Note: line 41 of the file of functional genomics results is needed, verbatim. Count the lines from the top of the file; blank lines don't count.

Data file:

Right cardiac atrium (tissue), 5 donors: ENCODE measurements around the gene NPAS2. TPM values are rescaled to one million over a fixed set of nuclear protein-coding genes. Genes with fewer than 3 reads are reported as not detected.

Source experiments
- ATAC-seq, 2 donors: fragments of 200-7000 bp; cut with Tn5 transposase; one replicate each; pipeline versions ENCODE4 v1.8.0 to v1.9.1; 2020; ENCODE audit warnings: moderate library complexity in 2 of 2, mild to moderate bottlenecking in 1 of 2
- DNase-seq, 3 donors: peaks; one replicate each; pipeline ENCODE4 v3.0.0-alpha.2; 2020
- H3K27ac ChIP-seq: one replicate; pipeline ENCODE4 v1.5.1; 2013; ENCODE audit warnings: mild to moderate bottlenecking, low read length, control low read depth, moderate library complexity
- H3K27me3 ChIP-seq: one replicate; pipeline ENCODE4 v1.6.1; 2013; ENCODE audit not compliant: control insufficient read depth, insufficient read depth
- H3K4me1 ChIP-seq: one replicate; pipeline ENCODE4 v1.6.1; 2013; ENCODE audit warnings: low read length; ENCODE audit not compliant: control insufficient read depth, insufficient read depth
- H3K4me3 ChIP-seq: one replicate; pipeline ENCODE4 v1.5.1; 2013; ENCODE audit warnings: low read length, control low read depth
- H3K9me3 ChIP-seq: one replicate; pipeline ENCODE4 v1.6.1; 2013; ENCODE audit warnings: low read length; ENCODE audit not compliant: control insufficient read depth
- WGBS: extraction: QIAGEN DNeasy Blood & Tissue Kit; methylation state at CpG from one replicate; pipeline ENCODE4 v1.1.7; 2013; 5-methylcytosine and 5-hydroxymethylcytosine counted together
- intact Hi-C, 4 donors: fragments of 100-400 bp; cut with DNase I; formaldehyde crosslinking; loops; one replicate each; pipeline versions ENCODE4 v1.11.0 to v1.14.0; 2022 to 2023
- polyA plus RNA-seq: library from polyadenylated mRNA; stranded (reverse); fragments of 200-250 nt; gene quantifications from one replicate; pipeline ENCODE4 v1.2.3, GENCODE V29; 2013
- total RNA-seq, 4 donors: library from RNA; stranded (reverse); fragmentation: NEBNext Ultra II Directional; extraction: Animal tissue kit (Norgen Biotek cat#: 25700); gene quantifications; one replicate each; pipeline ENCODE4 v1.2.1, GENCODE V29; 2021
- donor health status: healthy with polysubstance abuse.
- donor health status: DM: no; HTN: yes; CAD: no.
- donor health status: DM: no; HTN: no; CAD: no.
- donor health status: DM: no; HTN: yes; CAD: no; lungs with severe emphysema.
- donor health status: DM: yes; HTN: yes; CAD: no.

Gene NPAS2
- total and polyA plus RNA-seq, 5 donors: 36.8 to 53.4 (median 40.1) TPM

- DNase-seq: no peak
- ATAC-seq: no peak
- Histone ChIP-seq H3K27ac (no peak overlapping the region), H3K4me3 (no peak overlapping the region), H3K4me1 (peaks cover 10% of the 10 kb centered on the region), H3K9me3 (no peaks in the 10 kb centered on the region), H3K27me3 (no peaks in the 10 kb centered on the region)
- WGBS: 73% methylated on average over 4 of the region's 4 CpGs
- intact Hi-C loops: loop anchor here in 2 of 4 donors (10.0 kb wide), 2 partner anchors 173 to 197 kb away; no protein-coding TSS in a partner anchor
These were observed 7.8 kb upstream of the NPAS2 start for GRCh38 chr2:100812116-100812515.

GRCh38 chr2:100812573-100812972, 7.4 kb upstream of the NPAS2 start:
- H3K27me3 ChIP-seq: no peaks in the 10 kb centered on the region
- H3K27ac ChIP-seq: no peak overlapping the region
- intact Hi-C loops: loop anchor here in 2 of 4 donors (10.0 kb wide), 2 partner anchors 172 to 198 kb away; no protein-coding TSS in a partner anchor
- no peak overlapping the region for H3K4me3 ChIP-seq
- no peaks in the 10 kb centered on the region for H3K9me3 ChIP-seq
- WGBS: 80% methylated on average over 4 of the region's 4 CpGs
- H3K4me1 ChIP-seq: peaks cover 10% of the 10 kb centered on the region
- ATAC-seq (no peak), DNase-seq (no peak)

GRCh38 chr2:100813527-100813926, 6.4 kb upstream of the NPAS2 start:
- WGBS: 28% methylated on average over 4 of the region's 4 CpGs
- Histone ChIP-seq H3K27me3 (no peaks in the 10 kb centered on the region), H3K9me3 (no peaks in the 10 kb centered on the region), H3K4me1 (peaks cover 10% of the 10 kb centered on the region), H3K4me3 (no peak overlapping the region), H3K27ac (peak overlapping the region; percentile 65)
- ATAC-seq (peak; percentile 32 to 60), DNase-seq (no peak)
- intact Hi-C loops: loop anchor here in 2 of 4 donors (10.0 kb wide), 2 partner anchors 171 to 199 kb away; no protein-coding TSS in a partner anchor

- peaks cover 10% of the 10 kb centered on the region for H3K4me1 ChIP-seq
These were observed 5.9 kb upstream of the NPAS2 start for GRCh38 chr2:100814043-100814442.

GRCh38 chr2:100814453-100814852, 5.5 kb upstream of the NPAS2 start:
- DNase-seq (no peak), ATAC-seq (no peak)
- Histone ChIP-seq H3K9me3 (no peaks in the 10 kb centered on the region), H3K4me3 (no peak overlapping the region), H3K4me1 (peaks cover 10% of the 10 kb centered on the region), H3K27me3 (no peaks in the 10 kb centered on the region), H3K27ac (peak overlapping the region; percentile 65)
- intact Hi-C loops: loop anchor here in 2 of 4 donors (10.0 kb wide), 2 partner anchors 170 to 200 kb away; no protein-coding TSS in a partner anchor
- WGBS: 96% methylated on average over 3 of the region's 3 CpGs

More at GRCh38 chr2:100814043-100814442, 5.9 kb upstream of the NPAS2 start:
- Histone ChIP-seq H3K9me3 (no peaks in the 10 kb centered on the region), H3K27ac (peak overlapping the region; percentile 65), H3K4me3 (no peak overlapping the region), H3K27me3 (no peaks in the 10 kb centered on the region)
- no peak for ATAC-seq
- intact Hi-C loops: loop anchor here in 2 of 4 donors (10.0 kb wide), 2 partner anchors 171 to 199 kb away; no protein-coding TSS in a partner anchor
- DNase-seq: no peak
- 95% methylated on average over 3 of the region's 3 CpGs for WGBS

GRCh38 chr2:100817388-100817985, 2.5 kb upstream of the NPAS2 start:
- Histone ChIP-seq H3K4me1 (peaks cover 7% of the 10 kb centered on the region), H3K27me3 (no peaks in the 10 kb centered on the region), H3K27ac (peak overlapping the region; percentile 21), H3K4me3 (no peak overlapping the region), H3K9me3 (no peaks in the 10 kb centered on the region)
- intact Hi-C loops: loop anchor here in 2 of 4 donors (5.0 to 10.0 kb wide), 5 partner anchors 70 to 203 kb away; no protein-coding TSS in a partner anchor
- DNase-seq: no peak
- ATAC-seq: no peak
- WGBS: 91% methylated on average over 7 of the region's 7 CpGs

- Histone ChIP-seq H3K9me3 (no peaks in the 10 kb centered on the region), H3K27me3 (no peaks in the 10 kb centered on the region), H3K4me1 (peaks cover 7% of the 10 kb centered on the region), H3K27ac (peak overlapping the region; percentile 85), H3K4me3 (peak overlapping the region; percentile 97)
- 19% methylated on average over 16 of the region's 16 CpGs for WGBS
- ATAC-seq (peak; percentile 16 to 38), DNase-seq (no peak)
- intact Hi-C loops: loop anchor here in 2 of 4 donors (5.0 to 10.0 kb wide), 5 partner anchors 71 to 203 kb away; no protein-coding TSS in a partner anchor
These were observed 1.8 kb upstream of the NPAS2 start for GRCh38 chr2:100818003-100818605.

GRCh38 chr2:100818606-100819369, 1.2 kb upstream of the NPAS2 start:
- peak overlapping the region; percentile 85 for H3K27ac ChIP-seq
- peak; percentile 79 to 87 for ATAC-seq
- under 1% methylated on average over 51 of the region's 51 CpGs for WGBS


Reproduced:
- peaks cover 10% of the 10 kb centered on the region for H3K4me1 ChIP-seq